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gschem Warmup for Beginners

You need to become familiar with doing a few things in gschem, so just run gschem and start playing around:

You get an initial blank page with menus and a toolbar at the top. As you select operations from the menus, notice that there are usually keyboard shortcuts which can alternatively be used to access the menu functions.

When drawing a schematic, It's a good idea to always start by setting some schematic boundaries to draw within, so we will do this by adding a title-block. I find that using a B sized title-block lets my schematics print at a nice size on letter sized paper:

  • Bring up the Select Component window by selecting from the menu Add→Component or hit keyboard shortcut I. Or you could click the add component icon on the toolbar ().
  • In the Libraries list, select Titleblocks (generic).
  • Under the Components list, select title-B.sym.
  • Move the mouse onto the gschem drawing area and place the title-block symbol by clicking the left mouse button. Then click the right mouse button to abort adding more title-block symbols.

  • With the mouse in the gschem drawing area, hit the keys VE (or select from menu View→Zoom Extents) to zoom the view to the title-block symbol extents.
  • Back in the select components window, (bring it up again if you closed it), select the analog library and then select the component resistor-1.sym and place a couple of resistors on the schematic with the left mouse button. Notice that as you place each one it is an orange color and that indicates it is selected.
  • Zoom in (keyboard shortcut Z) and zoom out (keyboard shortcut Shift+Z) in the area where you placed the resistors. If you get lost, zoom back to extents with VE. Notice that as you zoom in or out the viewable area centers around the mouse cursor.
  • Alternate left clicking on both resistors to select them, but notice that if you don't hit the resistor just right, the title-block is selected instead. We really don't want to ever select the title-block again, so we can lock it to prevent its irritating selection: click so the title-block IS selected, then select Edit→Lock. Now it's easier to select the resistors as we like.
  • Move the resistors around with the middle mouse button.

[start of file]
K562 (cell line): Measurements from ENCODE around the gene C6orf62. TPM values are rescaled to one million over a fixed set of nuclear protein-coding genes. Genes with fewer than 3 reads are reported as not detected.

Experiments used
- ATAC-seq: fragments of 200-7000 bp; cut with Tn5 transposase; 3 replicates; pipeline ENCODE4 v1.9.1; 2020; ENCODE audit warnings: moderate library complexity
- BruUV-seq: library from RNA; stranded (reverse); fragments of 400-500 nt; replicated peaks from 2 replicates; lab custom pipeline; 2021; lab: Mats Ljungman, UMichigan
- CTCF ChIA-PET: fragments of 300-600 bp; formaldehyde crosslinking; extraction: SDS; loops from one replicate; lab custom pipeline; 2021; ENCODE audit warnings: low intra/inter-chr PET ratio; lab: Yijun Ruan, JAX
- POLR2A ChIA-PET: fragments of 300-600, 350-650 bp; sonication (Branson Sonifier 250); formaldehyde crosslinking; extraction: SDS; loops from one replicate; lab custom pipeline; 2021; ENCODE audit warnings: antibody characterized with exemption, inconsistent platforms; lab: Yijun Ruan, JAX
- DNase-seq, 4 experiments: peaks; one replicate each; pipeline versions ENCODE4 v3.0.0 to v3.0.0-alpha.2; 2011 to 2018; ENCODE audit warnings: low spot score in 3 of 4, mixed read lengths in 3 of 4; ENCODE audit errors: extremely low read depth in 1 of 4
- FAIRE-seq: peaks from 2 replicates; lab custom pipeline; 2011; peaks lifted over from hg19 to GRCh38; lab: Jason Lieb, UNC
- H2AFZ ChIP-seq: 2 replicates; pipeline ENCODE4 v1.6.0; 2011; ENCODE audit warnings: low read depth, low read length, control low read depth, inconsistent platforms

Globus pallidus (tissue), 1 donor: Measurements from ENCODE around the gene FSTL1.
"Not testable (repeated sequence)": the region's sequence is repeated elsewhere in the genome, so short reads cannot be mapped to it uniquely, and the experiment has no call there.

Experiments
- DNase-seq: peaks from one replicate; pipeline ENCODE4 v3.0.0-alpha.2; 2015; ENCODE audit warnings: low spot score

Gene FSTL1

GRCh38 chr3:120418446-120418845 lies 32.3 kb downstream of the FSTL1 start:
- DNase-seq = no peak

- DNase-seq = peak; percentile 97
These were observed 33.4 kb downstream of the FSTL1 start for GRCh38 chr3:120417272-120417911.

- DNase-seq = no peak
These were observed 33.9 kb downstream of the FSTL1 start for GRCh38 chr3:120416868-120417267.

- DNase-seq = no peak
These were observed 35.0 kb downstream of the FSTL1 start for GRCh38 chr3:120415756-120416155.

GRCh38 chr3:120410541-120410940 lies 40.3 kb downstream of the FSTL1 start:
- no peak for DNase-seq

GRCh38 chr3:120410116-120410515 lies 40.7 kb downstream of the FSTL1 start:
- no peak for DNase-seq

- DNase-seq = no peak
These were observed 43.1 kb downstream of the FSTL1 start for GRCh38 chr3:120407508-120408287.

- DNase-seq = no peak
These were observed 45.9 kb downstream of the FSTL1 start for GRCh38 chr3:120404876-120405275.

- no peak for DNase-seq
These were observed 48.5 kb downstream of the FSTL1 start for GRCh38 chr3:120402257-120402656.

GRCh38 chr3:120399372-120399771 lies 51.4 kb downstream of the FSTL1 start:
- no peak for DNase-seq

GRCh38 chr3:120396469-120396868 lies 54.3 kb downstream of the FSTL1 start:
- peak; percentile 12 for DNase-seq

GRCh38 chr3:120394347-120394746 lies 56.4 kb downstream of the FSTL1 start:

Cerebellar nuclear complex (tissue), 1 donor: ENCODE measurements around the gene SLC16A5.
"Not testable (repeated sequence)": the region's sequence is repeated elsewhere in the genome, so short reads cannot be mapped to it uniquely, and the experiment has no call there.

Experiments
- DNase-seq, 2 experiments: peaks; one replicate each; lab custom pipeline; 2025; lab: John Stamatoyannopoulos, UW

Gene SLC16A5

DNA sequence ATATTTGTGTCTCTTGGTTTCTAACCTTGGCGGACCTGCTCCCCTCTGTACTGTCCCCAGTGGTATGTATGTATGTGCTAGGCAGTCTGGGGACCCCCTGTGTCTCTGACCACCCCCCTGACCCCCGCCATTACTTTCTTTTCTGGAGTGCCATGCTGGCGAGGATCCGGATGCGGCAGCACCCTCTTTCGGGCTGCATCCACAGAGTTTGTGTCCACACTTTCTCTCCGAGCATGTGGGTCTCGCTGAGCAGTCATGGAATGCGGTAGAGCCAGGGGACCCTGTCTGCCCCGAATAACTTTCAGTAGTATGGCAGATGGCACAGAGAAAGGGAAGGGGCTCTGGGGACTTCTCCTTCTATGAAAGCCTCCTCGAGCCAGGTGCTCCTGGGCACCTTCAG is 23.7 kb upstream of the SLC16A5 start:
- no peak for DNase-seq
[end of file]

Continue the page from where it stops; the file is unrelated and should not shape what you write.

• Select a resistor and then rotate with the ER keys or the Edit→Rotate 90 Mode.
  • Move the resistors relatively close together and then zoom in on them.
  • Place the mouse on one of the resistor pins and hit the N key to start adding a net. Move the mouse to a pin on the other resistor and left click to attach the net to the pin. Right click to abort adding this net but notice that if you left click again you will start adding another net.

  • Look at the toolbar and see that your mode has switched to adding nets. Before you can change resistor selections again, you will have to re-enter select mode with the S key or by clicking the select toolbar icon or by using the menu Edit→Select Mode. But if you try to move a resistor with the middle mouse button, you can do it and you will automatically re-enter select mode. You will have to play with doing things to get used to the gschem modes.
  • If when you added the net between the resistors you get something that looks like this:

it means you missed the pin on the right resistor. Look closely and you'll see the tip of the pin is red and you must start and stop nets with the mouse on this red spot to make a connection to the pin.

  • Select the net between the resistors and delete it with the Delete key.
  • Select a resistor and hit the EE keys. This will pop up the attribute editing window for the resistor. Here you can change existing attribute values or add new attributes with values to the resistor. Practice well with adding attributes and changing attribute values because you will need to be very familiar with managing attributes when using gschem.

Now go back to the tutorial and try working through the simple example there. If you encounter steps that aren't clear, look through the gschem user documentation and attributes documentation on the gschem Documentation page.

tutorial by Bill Wilson (bill–at–

geda/gschem_warmup.1398257995.txt.gz · Last modified: 2014/04/23 08:59 by vzh